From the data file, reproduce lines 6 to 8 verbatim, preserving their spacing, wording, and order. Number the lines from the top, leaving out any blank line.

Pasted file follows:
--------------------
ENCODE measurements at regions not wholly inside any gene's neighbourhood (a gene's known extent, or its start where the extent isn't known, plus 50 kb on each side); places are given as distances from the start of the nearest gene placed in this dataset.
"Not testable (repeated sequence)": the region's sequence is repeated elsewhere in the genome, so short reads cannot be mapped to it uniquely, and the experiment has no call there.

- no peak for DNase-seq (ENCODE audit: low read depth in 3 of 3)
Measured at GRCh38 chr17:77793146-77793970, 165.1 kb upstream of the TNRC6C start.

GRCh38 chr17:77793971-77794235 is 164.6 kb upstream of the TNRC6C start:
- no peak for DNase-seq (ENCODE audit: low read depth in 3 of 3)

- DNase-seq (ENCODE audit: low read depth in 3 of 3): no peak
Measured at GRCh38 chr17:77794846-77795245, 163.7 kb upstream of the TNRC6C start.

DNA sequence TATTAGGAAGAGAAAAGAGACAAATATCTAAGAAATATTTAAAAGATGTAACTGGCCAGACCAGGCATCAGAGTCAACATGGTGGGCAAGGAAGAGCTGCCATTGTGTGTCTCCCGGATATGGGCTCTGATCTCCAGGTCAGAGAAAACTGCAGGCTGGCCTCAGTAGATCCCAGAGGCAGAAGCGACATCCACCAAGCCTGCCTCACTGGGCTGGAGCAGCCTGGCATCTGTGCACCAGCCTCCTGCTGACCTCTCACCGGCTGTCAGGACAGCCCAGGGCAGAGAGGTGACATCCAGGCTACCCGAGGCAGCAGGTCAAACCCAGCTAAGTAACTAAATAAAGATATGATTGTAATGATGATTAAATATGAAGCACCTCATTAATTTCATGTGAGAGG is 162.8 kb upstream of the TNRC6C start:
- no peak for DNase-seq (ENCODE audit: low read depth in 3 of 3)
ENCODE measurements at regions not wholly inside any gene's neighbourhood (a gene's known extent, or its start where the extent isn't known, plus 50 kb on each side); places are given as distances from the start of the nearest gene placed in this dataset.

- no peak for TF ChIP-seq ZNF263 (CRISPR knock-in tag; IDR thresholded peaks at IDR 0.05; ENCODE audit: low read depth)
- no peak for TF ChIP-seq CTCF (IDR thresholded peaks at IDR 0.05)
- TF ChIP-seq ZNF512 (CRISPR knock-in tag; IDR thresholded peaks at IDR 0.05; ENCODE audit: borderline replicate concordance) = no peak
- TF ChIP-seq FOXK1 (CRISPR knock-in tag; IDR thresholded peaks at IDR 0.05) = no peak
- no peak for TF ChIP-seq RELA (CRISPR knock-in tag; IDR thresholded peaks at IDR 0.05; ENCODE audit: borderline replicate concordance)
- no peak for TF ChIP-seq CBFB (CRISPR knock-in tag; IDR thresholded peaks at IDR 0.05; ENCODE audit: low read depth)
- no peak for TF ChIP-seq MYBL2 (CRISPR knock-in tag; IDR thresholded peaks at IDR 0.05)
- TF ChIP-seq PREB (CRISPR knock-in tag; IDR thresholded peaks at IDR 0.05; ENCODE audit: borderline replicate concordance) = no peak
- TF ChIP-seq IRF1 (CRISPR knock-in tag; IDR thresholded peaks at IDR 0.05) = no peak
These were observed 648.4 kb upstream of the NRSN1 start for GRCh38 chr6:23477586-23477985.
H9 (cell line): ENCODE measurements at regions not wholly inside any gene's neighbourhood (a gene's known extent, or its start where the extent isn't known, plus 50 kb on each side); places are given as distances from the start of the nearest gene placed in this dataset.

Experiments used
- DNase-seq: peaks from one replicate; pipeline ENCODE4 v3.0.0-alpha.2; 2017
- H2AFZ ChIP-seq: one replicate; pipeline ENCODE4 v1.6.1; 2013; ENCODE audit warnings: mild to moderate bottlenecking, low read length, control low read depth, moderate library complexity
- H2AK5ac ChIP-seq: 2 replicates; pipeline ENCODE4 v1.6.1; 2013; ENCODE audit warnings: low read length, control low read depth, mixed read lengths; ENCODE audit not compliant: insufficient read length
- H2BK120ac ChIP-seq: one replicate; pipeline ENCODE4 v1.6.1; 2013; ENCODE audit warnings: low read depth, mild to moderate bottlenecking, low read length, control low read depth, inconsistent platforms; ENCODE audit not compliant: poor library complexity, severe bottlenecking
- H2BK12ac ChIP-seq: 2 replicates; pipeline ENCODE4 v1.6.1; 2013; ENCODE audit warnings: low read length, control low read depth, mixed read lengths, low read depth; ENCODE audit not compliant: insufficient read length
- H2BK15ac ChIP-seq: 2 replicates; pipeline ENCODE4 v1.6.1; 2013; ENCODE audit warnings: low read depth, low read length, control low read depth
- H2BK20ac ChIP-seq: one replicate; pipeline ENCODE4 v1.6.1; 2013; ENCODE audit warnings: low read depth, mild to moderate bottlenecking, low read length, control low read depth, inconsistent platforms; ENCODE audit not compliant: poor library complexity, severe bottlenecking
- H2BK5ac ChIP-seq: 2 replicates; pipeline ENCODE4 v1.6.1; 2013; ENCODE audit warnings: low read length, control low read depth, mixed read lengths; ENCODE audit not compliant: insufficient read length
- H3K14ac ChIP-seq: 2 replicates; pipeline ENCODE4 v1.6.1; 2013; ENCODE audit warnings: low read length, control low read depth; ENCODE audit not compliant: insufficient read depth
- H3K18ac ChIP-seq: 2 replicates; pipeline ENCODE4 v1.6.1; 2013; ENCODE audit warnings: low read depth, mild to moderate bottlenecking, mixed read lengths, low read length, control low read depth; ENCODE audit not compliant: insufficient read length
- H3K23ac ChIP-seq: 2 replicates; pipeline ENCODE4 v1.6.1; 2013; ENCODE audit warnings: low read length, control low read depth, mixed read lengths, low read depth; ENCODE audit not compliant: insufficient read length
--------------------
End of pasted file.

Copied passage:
- no peak for DNase-seq (ENCODE audit: low read depth in 3 of 3)

- DNase-seq (ENCODE audit: low read depth in 3 of 3): no peak
Measured at GRCh38 chr17:77794846-77795245, 163.7 kb upstream of the TNRC6C start.